The first monetary policy review under the new Governor Shaktikanta Das did not disappoint the street. The MPC has reduced the repo rate by 25 basis points from 6.5 percent to 6.25 percent while changing the monetary policy stance from calibrated tightening to neutral. This is in sync with the medium term target for CPI of 4 percent within a band of +/- 2 percent while supporting growth.
Our observation in the Monthly Market Update-December 2018 issue was absolutely spot on. It stated, "We are of the view that Das, who is known to believe that all stakeholders should be consulted for policy making, might not be as hawkish as his predecessor. We therefore might see a change in his stance as far as the monetary stance is concerned".
RBI's views on Inflation and Growth
In the December policy review, the CPI inflation for 2018-19 was projected to be 2.7-3.2 percent in H2:2018-19 and 3.8-4.2 percent in H1:2019-20 with the potential for upside risks. However, the actual inflation for Q3:2018-19 at 2.6 percent is lower than the projection.
The Central Bank has put forth the following factors that will guide inflation in the coming months:
• Food Inflation has been on the downside and deflation has been observed across several items. Several food groups are experiencing excess supply conditions domestically and internationally and hence the short term outlook remains benign.
• The moderation in fuel group inflation was higher than expected and hence the outlook points towards a softer trend.
• Inflation excluding food and fuel remains high and the recent pick up in the prices of health and education is a one-off phenomenon.
• The crude price outlook remains broadly the same as in the December policy.
• The inflation expectations of households and input and output price expectations of producers have moderated as indicated by Reserve Bank's surveys.
• The effect of the HRA increase for central government employees has dissipated completely.
Taking into account all these factors and the expectation of a normal monsoon in 2019, the CPI inflation has been revised downwards to 2.8 percent in Q4:2018-19, 3.2 - 3.4 percent in H1:2019-20 and 3.9 percent in Q3:2019-20.
In the December policy review, the GDP growth for 2018-19 was projected at 7.4 percent and at 7.5 percent for H1:2019-20. However, the RBI has pegged the GDP growth for 2019-20 at 7.4 percent that is 7.2 - 7.4 percent in H1 and 7.5 percent in Q3 on account of two major factors which are as follows:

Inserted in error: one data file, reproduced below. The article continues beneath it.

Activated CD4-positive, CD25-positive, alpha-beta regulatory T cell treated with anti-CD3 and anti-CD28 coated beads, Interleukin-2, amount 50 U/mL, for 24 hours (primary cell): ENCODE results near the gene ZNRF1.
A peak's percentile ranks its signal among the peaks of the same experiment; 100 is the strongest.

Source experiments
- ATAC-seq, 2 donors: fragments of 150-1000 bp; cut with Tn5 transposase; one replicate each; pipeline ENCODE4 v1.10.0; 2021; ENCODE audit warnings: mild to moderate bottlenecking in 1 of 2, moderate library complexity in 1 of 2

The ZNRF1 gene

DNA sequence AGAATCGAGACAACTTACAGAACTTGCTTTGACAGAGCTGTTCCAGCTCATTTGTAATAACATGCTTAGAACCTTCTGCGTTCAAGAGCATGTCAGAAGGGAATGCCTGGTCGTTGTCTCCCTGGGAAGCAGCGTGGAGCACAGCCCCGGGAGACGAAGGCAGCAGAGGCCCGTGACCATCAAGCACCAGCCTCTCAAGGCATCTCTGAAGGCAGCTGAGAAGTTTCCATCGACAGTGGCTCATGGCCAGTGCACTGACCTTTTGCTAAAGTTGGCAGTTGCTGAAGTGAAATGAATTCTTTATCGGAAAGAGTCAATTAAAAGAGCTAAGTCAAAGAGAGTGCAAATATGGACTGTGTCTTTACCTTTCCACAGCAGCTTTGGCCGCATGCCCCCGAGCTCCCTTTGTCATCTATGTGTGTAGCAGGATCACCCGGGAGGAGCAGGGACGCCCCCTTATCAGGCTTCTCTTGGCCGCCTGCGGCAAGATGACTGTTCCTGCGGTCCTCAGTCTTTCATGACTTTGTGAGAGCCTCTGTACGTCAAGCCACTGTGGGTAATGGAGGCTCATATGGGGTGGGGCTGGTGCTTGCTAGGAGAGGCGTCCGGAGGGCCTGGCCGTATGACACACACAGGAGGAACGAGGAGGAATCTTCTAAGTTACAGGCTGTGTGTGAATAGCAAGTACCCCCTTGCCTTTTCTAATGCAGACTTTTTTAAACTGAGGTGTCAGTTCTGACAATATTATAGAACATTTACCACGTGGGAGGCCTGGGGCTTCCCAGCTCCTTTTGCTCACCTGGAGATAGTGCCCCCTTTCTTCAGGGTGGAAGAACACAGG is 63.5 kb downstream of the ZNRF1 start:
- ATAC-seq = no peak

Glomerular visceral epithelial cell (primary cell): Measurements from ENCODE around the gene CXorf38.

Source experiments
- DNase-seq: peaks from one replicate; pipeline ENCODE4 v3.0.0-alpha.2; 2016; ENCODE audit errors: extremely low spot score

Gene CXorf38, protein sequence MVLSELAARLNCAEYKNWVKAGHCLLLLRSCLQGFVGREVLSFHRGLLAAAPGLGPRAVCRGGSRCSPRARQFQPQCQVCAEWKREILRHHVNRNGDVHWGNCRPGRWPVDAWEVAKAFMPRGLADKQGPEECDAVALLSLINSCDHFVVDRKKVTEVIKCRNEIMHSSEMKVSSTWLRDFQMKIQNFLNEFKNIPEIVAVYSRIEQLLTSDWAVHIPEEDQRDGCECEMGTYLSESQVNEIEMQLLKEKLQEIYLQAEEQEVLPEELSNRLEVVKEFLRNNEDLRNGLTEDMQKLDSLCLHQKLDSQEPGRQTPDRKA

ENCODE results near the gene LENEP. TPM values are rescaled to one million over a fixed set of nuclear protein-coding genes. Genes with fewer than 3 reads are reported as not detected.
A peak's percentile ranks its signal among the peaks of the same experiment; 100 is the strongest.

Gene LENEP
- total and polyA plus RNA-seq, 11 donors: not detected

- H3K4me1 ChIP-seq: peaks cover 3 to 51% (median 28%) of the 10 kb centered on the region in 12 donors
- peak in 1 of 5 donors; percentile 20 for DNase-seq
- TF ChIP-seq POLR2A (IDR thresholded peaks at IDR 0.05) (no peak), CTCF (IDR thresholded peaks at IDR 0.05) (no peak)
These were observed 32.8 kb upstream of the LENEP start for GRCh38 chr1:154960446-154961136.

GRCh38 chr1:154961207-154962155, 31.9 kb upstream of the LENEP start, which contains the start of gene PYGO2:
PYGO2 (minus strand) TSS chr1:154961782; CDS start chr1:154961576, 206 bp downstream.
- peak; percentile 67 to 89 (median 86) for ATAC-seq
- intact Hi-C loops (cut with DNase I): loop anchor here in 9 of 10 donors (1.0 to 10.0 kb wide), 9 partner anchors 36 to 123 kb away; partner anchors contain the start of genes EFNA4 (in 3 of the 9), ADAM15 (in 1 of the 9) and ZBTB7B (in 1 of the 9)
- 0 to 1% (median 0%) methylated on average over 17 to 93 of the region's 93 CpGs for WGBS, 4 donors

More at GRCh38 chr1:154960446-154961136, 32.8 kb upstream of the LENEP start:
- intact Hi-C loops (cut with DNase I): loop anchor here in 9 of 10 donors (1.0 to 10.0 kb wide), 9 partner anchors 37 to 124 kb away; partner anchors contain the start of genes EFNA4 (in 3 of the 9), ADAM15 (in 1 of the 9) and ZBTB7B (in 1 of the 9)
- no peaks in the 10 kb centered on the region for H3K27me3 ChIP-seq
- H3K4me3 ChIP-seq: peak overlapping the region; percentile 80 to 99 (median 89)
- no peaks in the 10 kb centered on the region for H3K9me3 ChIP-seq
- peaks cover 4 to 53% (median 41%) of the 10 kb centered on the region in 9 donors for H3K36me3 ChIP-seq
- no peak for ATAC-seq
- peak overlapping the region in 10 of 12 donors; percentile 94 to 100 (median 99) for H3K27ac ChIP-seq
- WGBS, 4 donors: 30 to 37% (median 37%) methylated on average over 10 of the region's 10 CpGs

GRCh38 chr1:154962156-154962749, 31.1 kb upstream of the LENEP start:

• The bank credit and financial flowing to the commercial sector though strong are not broad-based.
• Global demand is slowing in spite of the softened crude prices and the lagged impact of the recent depreciation of the Indian rupee on net exports.
The Central Bank clarified that in the near term inflation is expected to remain moderate with some uncertainties that have to be monitored on a regular basis. These are as follows:
• Vegetable prices have been volatile and any increase in the same will have an impact on inflation.
• The outlook on oil prices continues to be hazy.
• Increase in trade tensions and geo-political uncertainties could adversely impact global growth.
• The unusual rise in the prices of health and education can be stressful.
• Volatility in Financial Markets.
• Although there is an expectation of normal monsoon, any variation from this could impact food inflation.
• Several measures in the Union Budget of 2019-20 could lead to a rise in the disposable income which over a period could impact inflation.
The MPC also called for more private investment activity as the current investment is supported by the public spending on infrastructure.
We expect the change in the policy stance and cut in the repo rate to add to the growth momentum of the economy. Inputs from the Budget and RBI's policy document indicate that GOI and RBI are on the same path with both placing more surplus into the hands of the people. This is going to drive consumption in the coming months.
The policy meeting has cleared the air about the direction of the monetary policy for the future. In this scenario, we continue to suggest an exposure into ultra short term and short term funds with our moderately aggressive and aggressive investors continuing to take exposure into dynamic bond funds.
We understand that the investor community is perturbed by the recent events that have happened at the corporate side resulting in panic among our investors about fixed income investments. We believe that this is a systemic risk and has impacted the industry as a whole. We advise our investors to stay invested, while the fund management teams go about their work of re-defining portfolios in the coming months.